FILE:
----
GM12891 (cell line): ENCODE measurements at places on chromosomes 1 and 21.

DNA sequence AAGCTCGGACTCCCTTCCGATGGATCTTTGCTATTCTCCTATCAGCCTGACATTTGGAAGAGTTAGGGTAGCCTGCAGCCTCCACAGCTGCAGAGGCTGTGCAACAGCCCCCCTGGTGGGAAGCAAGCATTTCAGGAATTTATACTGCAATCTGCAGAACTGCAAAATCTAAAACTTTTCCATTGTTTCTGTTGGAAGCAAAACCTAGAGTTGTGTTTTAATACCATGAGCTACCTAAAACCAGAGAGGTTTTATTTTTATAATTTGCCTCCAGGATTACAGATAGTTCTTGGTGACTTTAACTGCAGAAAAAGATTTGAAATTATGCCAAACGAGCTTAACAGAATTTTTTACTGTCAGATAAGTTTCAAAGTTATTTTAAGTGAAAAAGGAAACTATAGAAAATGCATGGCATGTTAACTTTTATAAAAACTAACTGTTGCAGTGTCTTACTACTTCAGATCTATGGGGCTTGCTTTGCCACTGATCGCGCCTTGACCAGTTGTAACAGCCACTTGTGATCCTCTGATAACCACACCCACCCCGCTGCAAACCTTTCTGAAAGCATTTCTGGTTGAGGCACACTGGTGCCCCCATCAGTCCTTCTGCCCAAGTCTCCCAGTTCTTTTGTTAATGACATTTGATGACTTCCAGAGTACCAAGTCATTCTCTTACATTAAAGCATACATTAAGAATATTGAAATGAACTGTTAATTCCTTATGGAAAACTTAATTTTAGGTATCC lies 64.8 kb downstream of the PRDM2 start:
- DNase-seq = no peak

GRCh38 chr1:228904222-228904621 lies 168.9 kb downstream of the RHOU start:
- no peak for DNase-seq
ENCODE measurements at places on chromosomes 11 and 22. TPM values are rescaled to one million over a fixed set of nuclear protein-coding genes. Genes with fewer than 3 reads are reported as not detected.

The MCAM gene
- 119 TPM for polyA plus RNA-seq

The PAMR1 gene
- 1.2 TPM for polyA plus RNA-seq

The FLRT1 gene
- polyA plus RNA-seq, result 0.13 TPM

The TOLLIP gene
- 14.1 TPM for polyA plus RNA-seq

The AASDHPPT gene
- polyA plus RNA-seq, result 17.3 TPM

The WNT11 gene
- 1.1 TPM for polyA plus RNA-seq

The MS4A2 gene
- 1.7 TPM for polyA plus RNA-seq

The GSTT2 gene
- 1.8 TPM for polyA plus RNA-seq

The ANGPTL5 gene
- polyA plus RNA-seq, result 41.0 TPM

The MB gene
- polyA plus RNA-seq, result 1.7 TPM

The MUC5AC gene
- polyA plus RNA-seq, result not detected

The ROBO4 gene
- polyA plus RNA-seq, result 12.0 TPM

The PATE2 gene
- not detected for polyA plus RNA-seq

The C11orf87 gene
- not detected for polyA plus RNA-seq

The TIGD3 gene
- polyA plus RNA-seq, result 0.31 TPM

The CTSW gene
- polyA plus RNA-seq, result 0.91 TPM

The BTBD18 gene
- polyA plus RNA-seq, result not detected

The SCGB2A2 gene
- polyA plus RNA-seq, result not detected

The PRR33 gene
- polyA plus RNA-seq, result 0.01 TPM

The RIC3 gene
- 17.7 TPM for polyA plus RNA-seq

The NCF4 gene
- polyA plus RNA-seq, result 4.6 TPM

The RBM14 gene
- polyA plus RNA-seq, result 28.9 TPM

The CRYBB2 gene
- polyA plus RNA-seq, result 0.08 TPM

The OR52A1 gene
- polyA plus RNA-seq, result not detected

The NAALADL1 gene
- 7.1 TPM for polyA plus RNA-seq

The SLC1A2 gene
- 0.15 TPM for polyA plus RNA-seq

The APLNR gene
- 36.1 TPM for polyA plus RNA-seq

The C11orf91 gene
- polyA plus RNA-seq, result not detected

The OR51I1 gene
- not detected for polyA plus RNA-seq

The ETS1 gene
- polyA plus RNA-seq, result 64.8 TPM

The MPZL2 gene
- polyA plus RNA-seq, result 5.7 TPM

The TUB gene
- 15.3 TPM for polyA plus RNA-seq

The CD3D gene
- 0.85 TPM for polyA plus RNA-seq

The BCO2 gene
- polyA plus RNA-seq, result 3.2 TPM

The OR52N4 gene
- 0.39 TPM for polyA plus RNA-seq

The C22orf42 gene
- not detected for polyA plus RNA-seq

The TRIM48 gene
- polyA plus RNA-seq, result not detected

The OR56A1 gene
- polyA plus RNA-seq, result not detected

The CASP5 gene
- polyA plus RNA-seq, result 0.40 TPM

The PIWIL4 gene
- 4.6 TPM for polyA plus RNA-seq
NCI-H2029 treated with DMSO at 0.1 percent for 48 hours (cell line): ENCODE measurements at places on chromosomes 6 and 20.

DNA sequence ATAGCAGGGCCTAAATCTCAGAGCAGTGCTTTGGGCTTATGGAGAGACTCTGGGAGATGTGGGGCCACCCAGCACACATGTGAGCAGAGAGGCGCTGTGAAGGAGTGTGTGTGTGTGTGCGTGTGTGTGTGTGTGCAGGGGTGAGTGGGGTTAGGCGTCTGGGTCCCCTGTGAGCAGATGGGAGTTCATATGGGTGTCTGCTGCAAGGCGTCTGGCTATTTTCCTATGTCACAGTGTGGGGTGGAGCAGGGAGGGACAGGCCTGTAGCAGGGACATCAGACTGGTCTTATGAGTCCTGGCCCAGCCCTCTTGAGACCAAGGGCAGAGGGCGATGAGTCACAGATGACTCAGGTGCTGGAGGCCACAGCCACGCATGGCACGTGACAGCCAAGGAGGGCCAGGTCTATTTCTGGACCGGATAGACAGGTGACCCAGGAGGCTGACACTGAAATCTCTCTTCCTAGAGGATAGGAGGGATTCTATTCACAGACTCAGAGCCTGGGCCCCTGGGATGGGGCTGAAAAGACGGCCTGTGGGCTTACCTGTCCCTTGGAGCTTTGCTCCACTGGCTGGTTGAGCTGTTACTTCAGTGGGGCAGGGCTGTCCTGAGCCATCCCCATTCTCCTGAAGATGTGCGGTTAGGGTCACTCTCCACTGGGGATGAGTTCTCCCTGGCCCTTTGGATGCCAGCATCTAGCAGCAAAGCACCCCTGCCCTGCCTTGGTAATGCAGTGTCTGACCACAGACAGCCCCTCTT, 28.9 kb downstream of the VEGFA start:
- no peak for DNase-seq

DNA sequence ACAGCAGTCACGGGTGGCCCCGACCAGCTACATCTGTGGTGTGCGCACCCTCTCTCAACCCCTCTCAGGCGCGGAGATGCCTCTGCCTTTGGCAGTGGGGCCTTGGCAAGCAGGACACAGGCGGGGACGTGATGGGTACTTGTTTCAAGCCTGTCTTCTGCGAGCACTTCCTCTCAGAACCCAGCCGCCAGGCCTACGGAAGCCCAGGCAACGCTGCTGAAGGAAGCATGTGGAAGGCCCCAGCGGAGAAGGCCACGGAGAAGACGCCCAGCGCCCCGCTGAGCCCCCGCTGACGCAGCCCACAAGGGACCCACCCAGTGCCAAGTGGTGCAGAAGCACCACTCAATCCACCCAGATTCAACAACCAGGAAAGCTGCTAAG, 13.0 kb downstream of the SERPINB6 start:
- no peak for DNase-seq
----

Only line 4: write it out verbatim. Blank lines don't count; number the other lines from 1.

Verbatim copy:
GRCh38 chr1:228904222-228904621 lies 168.9 kb downstream of the RHOU start: